I care very little about fine clothes. This may shock some of you. I like my clothes to be clean, and comfortable, and if it's not jeans and a T-shirt, I generally won't touch it. Besides, I can just barely tell the difference between plastic wrap and cotton. But there's a scene in Neal Stephenson's Cryptonomicon where one of the characters goes to Shanghai to buy suits for his employees. He flies in with their body measurements, and flies out with some handsomely cut finery, for far less than it would cost probably anywhere in the world. I just lived that. Not the flying out bit, but the clothes bit. It's all a bit weird for me. I'm quite comfortable wearing stuff that I bought in high school until its threadbare. Metrosexual is a dirty word. None of that has changed, but my Financial and Menu Adviser has wanted to get clothes made since we started planning this trip. She's been raiding clothing magazines, cutting out things she liked and pasting them into a book. Originally, this was all going to turn into a new wardrobe in Hoi An, Vietnam, which is known for its seamstresses, but Shanghai is more famous for it. Also, on the Yangzi River cruise we took, we met a Belgian couple who live in Shanghai and gave us their tailor's card. What did we have to lose? And as I discovered one day, peering over her shoulder, she was clipping men's suits as well. "What's that?" I asked. "For you," she replied, and went back to her clippings. I don't mind wearing a suit when I have to, and when she pointed out that it would be cheaper to buy it on the road than in the States, there wasn't much else to say. Arguing was out of the question, no matter how many comic books or novels or DVDs that money could otherwise be spent on. I was getting clothes made. We made it to the Shanghai South Bund Soft-Spinning Material Market late in the day on Monday, and zipped to stall number 196. Amy, the proprietor, spoke excellent English, and gave us a big smile and a big discount when we mentioned our friend from the cruise. The process was painless. The FMA picked out two kinds of dark, pinstriped material for me, as well as some soft cottony stuff for my shirts. Yes - shirts, plural. Both suit and shirts were lightweight, which was my only requirement, since I tend to sweat like a pig at the barest mention of wool. She handed over a Paul Smith design for a single-breasted suit and then they took my measurements. In the end, she chose for me one wool-silk suit and one pure wool suit, and I got five French-cuff fitted shirts, which means I need to find some cufflinks. Mao cufflinks, perhaps. All for much less than it would cost to get one of those suits off the rack. It took the FMA a bit longer, since her designs were more complicated and she wanted to find suitable material. I didn't really understand much of it, but said it looked nice when it did and said it didn't when it didn't. She probably didn't need me there for any of it. She got a Chanel suit made out of 100 percent wool Chanel fabric, a 100 percent cashmere Ralph Lauren-style waist-length coat, two pairs of wool-silk blend pants, a Dior 2007 "Resort Wear Collection" silk dress whatever that means, and a 2006 Spring chiffon Missoni. All that barely cost more than my suits and shirts. If you live on the west coast of America or Canada, it's probably cheaper to buy an off-season plane ticket and stay in a mid-range Shanghai hotel for a week while your clothes are getting made than to buy them off the rack at home. What an amazing place this is.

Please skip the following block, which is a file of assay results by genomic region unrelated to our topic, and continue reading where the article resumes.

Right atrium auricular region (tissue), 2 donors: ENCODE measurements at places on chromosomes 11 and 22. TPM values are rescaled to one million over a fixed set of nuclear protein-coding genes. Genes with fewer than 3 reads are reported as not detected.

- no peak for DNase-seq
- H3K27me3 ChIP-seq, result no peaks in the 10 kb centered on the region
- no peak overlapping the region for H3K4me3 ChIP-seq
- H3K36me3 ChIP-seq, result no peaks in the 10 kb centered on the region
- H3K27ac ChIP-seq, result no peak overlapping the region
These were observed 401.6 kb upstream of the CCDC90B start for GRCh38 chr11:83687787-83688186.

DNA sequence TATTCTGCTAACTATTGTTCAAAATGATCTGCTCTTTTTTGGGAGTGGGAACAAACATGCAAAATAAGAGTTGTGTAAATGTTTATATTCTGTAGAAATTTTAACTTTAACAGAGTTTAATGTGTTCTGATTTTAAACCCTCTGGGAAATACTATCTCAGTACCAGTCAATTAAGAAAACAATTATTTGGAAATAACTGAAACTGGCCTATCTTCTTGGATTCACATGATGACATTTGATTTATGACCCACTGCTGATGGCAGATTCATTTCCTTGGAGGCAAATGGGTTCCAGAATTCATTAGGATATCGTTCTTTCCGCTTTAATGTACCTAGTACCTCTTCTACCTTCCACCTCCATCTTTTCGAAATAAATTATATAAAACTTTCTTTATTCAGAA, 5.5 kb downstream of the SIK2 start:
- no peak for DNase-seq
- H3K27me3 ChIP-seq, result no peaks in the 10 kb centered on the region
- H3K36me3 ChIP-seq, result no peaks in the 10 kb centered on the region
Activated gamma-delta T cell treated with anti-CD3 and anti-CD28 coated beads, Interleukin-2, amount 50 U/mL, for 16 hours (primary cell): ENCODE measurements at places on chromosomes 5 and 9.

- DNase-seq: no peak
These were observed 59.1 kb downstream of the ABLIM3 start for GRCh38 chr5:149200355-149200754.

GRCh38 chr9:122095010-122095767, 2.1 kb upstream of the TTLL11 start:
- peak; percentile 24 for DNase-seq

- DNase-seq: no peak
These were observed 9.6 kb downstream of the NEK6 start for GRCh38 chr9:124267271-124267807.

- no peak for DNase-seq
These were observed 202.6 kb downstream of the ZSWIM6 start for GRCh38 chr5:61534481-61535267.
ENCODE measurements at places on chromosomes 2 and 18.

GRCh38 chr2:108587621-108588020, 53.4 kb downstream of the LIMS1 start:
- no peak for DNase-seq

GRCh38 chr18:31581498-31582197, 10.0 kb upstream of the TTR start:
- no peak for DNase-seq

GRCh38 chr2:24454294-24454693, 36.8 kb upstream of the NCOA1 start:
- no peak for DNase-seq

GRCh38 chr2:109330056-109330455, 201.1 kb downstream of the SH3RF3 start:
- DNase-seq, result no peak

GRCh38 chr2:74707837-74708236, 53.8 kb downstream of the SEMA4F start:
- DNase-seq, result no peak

A friend of mine who´d lived in China for a while told me that the country is changing so fast, you have to measure time in dog years. Nowhere has that been more apparent on this trip than in Shanghai. Walking around Shanghai, both my Financial and Menu Adviser and I had been struck by the newness of it all. How can you not? There are massive 30- and 60-story towers going up all the time. Literally, all the time. A few years ago, Shanghai had something like 90 percent of the world's tower-building construction cranes. Ninety percent! That's a straggering number. The buildings are a mix of old and new, as well, around a 70/30 split I'd say, just from eyeballing it. I could be wrong, though: new ones are going up nearly every day, and I doubt the Shanghai of next year will much resemble the Shanghai of today. Old neighborhoods of two-story houses are now encircled by towers like vultures. Much of the old architecture that remains is in the Bund and French Concession areas, but even there shiny newness is ubiquitous. So many people make this observation it's on the brink of becoming a cliche, but it's so utterly true. It's so much the point of what's going on in China that to ignore it would be like trying to ignore a truck barreling down the road at you. One interesting thing I noticed was that these high-rises, whether apartments or more commercial ventures, generally have big courtyards of trees and pathways abutting them. After spending three years living in the conrete hells of Tokyo, where if you can find a tree on the street you can rest assured that the local government keeps it trimmed tight to avoid "leaf litter," all these plants amidst all that poured concrete were very surprising. Very welcome, too. Even the streets are new, if not shiny. The major roadways look like they were paved so recently that there were barely any tire skid marks on them. The streets are wide, and many, especially in the French Concession area, are leafy with tree branches stretching their greenery over the streets. The suburbs looked suburban, instead of just like urban neighborhood without a skyscraper. The FMA and I met some of the local 20-something expats, teaching English or working internships or studying Chinese. They were all surprised that the FMA and I felt that Shanghai was a more modern city than Tokyo. At least, it looks newer. The skyscrapers have been built more recently, outfitted with the latest Blade Runner-meets-Star Wars-meets-Frank Lloyd Wright aesthetic. Helipads peeks out over sheer glass walls, giant balls have been pierced by and sit atop the same narrow spire, and the Marriot looks like a closed pincher-arm stolen from a robot. The people weren't as randomly friendly as those in the rural towns I've been to, but that's to be expected. It was nice to see, though, that the few times we needed help, the locals were generally forthcoming with advice, even if it was being given at a rate of speech too fast for me to understand. Not all is happy newness in Shanghai. There's a pervading sense, a conscientious tingle in the back of the brain, that questions the construction materials. Given the history of Chinese cosntruction problems, will any of this last as long as it's intended to? Or even through the next natural disaster to strike Shanghai? And does anybody here care about the migrant workers that have come from throughout China to build this orgy of neoteric living? Walking down Nanjing Donglu, the main pedestrian mall and shopping area that stretches west from the Bund, you can buy high-priced designer items or turn down an alley and buy knock-offs of such necessities for modern living for far less. Everybody is carrying some kind of shopping bag, revelling in retail therapy. Worries, though, are for other people.